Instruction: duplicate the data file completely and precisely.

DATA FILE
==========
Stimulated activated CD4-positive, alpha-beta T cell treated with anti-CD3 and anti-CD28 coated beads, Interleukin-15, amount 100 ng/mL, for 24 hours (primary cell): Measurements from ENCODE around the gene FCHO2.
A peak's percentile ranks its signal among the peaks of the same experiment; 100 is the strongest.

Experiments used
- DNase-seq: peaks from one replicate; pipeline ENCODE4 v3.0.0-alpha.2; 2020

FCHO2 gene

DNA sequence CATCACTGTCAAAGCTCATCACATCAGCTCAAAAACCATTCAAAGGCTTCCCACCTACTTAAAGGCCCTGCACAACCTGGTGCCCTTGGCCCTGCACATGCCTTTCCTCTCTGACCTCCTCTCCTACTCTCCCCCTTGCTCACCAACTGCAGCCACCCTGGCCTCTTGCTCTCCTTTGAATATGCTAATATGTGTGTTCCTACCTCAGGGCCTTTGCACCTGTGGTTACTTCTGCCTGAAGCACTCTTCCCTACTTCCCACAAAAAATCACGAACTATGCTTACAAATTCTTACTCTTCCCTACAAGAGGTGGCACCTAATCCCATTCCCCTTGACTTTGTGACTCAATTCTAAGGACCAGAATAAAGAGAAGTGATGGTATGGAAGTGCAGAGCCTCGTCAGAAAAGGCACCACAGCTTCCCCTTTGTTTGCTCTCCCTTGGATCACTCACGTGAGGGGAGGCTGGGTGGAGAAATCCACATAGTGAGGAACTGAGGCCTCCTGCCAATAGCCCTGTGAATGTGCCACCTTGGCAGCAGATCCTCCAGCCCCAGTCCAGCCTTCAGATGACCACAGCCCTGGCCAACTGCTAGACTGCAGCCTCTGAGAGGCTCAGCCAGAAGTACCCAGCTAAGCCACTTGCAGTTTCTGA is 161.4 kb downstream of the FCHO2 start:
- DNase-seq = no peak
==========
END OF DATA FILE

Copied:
Stimulated activated CD4-positive, alpha-beta T cell treated with anti-CD3 and anti-CD28 coated beads, Interleukin-15, amount 100 ng/mL, for 24 hours (primary cell): Measurements from ENCODE around the gene FCHO2.
A peak's percentile ranks its signal among the peaks of the same experiment; 100 is the strongest.

Experiments used
- DNase-seq: peaks from one replicate; pipeline ENCODE4 v3.0.0-alpha.2; 2020

FCHO2 gene

DNA sequence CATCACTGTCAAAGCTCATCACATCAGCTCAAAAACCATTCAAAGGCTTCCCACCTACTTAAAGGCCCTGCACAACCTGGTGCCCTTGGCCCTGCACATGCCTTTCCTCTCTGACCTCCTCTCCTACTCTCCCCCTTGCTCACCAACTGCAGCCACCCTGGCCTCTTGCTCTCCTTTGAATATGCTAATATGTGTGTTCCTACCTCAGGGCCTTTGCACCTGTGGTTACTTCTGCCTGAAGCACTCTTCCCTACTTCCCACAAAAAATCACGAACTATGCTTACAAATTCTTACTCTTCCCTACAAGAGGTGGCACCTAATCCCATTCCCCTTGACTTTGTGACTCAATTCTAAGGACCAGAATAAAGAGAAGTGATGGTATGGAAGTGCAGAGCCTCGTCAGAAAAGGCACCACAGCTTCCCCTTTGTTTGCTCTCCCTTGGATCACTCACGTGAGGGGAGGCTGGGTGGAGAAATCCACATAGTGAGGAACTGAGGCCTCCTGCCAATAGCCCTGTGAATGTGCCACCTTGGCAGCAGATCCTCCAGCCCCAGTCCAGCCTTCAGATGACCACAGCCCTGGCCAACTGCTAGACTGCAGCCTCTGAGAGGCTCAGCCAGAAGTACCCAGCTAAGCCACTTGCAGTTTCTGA is 161.4 kb downstream of the FCHO2 start:
- DNase-seq = no peak